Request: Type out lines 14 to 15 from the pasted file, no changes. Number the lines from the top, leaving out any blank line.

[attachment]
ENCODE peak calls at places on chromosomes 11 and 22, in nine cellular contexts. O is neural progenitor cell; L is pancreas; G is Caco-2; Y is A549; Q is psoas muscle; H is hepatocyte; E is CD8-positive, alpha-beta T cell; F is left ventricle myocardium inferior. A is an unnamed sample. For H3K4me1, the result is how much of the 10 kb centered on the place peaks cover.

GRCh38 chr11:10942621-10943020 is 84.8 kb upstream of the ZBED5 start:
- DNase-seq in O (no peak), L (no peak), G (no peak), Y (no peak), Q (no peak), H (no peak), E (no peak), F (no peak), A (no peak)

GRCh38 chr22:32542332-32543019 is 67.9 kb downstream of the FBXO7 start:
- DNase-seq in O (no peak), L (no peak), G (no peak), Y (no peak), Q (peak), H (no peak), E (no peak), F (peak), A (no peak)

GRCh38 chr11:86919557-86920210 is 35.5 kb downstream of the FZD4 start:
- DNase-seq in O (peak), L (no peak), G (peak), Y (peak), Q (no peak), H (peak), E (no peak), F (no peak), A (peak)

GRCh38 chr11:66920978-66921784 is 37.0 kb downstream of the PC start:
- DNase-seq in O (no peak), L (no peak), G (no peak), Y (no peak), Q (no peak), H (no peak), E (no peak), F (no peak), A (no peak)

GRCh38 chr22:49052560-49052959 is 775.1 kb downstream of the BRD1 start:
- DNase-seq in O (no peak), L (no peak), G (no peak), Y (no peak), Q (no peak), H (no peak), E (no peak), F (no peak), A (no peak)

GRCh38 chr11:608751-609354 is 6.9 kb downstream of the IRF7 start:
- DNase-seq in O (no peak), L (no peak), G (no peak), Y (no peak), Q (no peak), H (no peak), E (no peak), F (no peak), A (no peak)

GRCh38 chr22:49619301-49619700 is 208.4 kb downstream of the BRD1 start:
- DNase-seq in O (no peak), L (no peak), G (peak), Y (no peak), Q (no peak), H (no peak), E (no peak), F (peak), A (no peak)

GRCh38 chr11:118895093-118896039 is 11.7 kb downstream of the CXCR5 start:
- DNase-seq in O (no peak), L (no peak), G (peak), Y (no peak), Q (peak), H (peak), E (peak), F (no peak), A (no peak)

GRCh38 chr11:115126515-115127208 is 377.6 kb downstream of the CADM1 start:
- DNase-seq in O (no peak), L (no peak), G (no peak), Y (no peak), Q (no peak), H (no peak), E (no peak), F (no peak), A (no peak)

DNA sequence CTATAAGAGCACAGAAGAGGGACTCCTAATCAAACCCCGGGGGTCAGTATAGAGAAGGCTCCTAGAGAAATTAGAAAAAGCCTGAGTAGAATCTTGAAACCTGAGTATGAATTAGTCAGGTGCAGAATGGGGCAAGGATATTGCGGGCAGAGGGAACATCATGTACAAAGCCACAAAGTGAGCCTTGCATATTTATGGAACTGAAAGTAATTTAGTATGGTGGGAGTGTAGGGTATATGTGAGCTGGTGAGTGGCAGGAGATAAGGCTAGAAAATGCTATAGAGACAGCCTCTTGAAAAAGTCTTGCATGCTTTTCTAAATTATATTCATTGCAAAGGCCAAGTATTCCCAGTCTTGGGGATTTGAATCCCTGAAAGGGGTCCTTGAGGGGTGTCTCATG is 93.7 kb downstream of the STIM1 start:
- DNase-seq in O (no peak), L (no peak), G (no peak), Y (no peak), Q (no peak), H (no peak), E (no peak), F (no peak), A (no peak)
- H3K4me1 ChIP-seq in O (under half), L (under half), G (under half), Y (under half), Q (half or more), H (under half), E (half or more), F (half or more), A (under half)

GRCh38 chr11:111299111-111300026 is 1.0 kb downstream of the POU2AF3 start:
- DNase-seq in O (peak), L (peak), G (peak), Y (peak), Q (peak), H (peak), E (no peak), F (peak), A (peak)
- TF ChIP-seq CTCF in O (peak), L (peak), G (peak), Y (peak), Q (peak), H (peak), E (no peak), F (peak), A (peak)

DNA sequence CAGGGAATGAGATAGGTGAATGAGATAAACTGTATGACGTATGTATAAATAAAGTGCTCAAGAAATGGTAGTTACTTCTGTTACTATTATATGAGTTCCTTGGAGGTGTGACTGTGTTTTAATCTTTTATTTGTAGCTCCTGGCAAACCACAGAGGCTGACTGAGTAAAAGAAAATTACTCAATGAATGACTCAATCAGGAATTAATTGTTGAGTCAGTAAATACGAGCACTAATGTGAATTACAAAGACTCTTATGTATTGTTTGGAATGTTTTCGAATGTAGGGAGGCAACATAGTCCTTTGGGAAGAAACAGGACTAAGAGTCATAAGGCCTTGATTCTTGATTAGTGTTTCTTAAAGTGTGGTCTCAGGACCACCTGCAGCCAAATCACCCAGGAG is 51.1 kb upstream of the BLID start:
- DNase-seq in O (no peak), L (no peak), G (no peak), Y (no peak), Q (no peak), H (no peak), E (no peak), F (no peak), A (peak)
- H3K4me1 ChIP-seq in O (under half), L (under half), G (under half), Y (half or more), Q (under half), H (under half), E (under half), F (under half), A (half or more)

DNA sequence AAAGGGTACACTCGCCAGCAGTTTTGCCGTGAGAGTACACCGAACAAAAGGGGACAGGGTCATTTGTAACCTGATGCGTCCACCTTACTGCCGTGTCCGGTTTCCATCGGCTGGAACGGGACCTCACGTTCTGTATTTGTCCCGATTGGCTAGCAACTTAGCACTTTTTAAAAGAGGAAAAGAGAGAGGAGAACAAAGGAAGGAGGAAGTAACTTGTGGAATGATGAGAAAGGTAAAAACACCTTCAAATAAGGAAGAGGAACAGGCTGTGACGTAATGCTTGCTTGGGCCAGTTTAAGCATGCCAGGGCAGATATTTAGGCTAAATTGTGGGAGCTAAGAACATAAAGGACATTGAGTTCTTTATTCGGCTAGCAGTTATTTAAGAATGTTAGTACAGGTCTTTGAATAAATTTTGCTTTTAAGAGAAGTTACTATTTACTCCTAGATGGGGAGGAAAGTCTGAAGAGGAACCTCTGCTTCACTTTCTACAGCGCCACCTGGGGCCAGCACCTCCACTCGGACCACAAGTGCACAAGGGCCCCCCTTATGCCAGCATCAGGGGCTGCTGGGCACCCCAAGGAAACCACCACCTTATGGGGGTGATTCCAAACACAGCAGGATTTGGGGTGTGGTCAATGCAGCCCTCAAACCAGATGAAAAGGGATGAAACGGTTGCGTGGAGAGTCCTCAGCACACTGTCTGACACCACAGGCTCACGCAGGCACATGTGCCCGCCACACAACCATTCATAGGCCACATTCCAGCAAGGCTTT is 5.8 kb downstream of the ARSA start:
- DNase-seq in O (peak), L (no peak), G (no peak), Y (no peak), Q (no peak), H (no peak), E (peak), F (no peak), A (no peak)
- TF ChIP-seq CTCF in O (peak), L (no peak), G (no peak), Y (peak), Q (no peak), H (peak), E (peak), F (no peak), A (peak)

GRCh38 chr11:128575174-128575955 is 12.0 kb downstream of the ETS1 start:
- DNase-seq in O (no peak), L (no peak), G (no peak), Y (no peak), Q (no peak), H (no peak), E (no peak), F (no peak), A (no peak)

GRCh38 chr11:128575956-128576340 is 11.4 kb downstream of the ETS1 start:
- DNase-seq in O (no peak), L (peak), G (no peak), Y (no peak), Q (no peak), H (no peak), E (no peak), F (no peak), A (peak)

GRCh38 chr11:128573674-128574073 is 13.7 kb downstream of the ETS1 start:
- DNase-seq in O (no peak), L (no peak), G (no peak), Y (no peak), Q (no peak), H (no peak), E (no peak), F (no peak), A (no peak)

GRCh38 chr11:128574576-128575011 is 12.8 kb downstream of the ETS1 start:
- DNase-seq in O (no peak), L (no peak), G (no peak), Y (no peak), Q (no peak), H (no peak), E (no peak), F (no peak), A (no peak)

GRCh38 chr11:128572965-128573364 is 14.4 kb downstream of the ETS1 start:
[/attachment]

GRCh38 chr22:49619301-49619700 is 208.4 kb downstream of the BRD1 start:
- DNase-seq in O (no peak), L (no peak), G (peak), Y (no peak), Q (no peak), H (no peak), E (no peak), F (peak), A (no peak)